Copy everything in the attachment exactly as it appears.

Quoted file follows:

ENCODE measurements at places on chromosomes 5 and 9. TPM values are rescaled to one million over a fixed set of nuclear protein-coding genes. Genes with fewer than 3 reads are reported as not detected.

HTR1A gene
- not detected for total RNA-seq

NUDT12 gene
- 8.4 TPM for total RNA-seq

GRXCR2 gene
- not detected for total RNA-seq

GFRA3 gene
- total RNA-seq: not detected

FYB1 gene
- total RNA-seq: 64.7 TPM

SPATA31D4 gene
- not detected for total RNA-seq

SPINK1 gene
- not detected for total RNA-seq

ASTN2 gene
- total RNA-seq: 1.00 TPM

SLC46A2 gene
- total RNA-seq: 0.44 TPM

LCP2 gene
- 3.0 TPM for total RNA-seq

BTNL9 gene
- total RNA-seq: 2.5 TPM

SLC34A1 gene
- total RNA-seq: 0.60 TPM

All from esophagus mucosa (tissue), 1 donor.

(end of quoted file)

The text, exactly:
ENCODE measurements at places on chromosomes 5 and 9. TPM values are rescaled to one million over a fixed set of nuclear protein-coding genes. Genes with fewer than 3 reads are reported as not detected.

HTR1A gene
- not detected for total RNA-seq

NUDT12 gene
- 8.4 TPM for total RNA-seq

GRXCR2 gene
- not detected for total RNA-seq

GFRA3 gene
- total RNA-seq: not detected

FYB1 gene
- total RNA-seq: 64.7 TPM

SPATA31D4 gene
- not detected for total RNA-seq

SPINK1 gene
- not detected for total RNA-seq

ASTN2 gene
- total RNA-seq: 1.00 TPM

SLC46A2 gene
- total RNA-seq: 0.44 TPM

LCP2 gene
- 3.0 TPM for total RNA-seq

BTNL9 gene
- total RNA-seq: 2.5 TPM

SLC34A1 gene
- total RNA-seq: 0.60 TPM

All from esophagus mucosa (tissue), 1 donor.